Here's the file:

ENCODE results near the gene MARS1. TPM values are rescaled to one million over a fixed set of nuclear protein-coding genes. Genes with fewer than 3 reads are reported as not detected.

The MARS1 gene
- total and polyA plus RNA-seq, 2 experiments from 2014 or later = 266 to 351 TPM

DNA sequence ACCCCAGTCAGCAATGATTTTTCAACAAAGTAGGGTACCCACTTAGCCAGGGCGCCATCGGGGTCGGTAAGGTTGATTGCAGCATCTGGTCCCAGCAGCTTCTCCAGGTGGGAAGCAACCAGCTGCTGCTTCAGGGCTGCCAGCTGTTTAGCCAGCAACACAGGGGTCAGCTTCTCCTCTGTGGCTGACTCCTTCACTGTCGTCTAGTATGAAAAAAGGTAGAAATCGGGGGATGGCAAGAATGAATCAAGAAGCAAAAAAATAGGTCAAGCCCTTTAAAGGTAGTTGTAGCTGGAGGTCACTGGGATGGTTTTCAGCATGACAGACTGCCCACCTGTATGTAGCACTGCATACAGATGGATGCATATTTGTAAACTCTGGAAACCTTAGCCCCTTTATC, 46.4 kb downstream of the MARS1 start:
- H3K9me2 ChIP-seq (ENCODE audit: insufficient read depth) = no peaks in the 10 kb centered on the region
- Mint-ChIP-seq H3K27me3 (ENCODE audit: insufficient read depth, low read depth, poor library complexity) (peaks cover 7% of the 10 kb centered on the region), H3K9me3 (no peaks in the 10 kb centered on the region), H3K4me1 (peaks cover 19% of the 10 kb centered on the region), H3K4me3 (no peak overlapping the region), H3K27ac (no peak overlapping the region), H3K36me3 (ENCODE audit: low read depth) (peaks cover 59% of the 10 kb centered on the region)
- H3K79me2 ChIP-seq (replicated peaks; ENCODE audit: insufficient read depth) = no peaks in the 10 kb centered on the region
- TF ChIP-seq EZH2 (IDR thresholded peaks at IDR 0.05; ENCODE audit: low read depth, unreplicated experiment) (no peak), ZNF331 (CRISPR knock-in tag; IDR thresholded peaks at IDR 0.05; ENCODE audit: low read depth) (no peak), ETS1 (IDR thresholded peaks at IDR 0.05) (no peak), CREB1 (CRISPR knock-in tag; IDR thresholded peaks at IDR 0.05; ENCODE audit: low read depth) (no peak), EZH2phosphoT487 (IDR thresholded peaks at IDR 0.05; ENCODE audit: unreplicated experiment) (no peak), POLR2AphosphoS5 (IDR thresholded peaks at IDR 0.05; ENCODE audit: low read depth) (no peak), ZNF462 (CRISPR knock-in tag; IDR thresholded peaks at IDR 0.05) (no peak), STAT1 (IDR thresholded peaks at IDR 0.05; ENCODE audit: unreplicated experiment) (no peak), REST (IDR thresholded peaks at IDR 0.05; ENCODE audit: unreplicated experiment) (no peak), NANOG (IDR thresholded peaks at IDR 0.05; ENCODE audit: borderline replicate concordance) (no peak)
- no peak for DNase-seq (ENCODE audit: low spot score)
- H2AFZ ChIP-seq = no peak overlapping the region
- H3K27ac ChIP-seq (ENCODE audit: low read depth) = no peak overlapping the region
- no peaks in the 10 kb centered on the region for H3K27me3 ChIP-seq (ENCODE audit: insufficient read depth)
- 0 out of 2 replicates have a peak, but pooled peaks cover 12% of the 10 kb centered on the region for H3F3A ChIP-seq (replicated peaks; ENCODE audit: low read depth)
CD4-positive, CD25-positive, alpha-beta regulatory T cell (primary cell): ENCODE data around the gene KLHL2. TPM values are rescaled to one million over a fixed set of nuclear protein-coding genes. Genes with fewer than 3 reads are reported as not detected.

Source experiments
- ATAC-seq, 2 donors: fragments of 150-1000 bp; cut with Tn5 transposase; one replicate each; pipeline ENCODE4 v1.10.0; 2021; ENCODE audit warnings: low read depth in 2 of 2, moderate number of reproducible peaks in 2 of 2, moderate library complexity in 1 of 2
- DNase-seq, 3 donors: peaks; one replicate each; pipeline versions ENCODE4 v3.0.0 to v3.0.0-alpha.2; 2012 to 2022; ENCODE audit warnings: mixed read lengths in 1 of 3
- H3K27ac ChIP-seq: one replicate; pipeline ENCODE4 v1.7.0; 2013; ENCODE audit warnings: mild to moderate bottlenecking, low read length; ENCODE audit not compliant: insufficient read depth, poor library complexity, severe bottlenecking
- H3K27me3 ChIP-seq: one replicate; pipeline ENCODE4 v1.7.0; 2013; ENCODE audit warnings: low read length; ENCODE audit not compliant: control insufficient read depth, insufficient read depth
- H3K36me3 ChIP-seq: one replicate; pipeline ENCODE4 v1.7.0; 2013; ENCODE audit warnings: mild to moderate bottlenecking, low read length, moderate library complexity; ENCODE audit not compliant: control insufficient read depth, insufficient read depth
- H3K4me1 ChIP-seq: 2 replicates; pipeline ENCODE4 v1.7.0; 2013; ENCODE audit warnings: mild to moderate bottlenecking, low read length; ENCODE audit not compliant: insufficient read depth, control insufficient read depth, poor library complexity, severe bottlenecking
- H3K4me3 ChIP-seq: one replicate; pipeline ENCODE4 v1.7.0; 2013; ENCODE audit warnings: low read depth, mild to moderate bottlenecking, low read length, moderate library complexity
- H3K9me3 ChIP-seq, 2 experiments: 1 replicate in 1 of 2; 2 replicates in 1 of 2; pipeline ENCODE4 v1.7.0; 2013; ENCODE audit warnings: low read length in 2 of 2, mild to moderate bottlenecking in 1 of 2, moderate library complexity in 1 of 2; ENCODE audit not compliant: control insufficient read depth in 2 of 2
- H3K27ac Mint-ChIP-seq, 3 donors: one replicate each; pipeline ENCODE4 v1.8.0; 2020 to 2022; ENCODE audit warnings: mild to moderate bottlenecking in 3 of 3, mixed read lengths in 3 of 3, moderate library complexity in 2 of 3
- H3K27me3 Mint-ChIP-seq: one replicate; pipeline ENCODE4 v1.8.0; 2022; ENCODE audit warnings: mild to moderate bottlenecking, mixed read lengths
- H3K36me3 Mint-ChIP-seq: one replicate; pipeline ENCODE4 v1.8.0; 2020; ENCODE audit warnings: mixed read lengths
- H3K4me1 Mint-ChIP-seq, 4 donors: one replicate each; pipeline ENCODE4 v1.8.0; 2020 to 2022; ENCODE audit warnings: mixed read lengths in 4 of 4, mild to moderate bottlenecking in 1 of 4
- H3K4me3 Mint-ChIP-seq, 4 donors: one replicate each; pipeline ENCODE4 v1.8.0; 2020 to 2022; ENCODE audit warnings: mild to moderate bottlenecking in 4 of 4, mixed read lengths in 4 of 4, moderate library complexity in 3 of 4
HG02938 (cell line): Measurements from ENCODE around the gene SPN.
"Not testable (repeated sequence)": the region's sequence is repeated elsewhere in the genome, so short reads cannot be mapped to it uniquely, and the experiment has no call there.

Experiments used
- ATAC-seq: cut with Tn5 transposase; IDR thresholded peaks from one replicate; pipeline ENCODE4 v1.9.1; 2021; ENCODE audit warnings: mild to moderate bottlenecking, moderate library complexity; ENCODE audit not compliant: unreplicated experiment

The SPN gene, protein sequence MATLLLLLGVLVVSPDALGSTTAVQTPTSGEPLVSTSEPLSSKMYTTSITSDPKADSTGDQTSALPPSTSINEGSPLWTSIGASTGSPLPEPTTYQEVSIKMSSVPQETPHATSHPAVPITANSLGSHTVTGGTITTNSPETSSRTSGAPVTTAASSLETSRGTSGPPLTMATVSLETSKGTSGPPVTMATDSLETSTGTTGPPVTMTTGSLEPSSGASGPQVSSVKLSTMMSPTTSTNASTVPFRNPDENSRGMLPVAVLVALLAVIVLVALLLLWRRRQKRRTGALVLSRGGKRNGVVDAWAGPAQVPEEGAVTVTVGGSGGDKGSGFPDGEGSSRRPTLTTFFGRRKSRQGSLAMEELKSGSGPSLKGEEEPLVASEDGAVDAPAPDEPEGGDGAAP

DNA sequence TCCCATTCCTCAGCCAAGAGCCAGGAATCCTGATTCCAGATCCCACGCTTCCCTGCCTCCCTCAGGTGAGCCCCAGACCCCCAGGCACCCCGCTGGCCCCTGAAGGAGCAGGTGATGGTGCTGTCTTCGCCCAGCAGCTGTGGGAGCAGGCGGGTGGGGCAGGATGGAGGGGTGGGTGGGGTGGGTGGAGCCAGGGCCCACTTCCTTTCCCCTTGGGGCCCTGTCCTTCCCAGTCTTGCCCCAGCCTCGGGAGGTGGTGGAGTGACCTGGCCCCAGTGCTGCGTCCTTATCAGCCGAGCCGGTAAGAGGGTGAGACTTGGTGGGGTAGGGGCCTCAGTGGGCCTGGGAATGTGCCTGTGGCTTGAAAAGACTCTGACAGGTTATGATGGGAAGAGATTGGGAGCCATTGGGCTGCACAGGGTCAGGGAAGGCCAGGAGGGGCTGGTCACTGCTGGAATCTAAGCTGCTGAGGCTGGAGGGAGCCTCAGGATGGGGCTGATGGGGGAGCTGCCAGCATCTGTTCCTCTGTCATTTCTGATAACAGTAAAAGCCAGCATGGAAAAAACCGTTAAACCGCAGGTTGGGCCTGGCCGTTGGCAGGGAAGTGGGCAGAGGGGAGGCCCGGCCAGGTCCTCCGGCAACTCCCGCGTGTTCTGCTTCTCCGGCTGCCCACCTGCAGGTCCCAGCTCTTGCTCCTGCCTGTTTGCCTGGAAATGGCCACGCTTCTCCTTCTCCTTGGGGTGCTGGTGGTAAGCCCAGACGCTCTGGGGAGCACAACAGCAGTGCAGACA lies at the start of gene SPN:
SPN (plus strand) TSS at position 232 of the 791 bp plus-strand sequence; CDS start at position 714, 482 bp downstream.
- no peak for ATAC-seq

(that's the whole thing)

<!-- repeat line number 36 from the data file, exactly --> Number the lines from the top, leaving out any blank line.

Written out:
- no peak for ATAC-seq